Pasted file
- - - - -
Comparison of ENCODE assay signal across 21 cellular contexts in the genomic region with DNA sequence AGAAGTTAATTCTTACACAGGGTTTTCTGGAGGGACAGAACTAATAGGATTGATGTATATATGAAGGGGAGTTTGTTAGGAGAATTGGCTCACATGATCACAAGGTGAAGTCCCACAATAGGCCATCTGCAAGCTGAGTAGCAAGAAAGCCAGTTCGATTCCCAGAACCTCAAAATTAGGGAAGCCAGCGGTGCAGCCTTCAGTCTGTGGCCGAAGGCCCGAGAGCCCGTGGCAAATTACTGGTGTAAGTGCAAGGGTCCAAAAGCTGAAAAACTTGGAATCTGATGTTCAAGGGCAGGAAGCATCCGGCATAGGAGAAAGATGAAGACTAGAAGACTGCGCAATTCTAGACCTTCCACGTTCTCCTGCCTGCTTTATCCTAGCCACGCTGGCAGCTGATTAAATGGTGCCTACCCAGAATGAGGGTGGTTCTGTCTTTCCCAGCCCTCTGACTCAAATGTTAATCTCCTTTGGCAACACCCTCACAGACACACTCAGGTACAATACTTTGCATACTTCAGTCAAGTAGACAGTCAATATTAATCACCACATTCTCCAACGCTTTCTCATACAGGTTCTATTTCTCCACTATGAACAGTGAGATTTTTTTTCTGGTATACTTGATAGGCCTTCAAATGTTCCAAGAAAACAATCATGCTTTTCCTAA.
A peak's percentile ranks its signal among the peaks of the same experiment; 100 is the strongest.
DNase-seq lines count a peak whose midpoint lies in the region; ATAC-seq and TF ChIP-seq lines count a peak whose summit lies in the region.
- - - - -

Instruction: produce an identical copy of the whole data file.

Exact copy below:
Comparison of ENCODE assay signal across 21 cellular contexts in the genomic region with DNA sequence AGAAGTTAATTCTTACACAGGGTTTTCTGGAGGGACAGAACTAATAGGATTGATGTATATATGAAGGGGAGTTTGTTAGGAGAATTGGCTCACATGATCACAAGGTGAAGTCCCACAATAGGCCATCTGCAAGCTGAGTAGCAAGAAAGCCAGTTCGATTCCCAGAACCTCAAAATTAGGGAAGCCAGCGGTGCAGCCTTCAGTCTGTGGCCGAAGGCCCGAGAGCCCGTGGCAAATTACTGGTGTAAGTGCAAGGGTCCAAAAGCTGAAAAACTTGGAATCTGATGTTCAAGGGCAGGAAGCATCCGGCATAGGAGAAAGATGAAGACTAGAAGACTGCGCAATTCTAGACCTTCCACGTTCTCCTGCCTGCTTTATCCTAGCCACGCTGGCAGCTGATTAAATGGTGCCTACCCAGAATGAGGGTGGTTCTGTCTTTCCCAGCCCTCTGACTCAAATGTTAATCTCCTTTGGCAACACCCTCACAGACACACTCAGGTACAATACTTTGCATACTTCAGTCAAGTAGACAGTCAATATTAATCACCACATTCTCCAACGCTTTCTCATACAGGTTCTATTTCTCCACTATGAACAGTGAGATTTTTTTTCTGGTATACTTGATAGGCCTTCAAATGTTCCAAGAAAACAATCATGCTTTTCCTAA.
A peak's percentile ranks its signal among the peaks of the same experiment; 100 is the strongest.
DNase-seq lines count a peak whose midpoint lies in the region; ATAC-seq and TF ChIP-seq lines count a peak whose summit lies in the region.